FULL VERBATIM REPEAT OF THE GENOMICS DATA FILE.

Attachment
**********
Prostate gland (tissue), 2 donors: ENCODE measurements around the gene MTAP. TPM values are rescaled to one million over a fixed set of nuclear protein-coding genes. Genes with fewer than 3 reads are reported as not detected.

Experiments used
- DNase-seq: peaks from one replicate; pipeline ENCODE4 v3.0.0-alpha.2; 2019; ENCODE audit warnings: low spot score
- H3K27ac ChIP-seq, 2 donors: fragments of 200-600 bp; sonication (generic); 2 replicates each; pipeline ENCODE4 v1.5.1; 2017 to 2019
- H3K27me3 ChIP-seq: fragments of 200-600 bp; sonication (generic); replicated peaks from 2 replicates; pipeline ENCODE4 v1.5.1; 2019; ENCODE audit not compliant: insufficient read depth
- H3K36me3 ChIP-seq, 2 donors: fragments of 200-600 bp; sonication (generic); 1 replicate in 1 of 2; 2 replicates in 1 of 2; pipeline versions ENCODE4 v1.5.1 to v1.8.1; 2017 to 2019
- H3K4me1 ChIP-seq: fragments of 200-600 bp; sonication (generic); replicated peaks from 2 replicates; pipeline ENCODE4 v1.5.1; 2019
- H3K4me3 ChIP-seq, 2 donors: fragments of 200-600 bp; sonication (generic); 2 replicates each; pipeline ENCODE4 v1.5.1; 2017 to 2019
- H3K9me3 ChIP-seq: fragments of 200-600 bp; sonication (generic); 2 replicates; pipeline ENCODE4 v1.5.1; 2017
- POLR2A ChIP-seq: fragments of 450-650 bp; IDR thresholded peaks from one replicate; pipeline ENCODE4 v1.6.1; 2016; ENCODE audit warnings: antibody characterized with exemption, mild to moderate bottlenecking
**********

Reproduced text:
Prostate gland (tissue), 2 donors: ENCODE measurements around the gene MTAP. TPM values are rescaled to one million over a fixed set of nuclear protein-coding genes. Genes with fewer than 3 reads are reported as not detected.

Experiments used
- DNase-seq: peaks from one replicate; pipeline ENCODE4 v3.0.0-alpha.2; 2019; ENCODE audit warnings: low spot score
- H3K27ac ChIP-seq, 2 donors: fragments of 200-600 bp; sonication (generic); 2 replicates each; pipeline ENCODE4 v1.5.1; 2017 to 2019
- H3K27me3 ChIP-seq: fragments of 200-600 bp; sonication (generic); replicated peaks from 2 replicates; pipeline ENCODE4 v1.5.1; 2019; ENCODE audit not compliant: insufficient read depth
- H3K36me3 ChIP-seq, 2 donors: fragments of 200-600 bp; sonication (generic); 1 replicate in 1 of 2; 2 replicates in 1 of 2; pipeline versions ENCODE4 v1.5.1 to v1.8.1; 2017 to 2019
- H3K4me1 ChIP-seq: fragments of 200-600 bp; sonication (generic); replicated peaks from 2 replicates; pipeline ENCODE4 v1.5.1; 2019
- H3K4me3 ChIP-seq, 2 donors: fragments of 200-600 bp; sonication (generic); 2 replicates each; pipeline ENCODE4 v1.5.1; 2017 to 2019
- H3K9me3 ChIP-seq: fragments of 200-600 bp; sonication (generic); 2 replicates; pipeline ENCODE4 v1.5.1; 2017
- POLR2A ChIP-seq: fragments of 450-650 bp; IDR thresholded peaks from one replicate; pipeline ENCODE4 v1.6.1; 2016; ENCODE audit warnings: antibody characterized with exemption, mild to moderate bottlenecking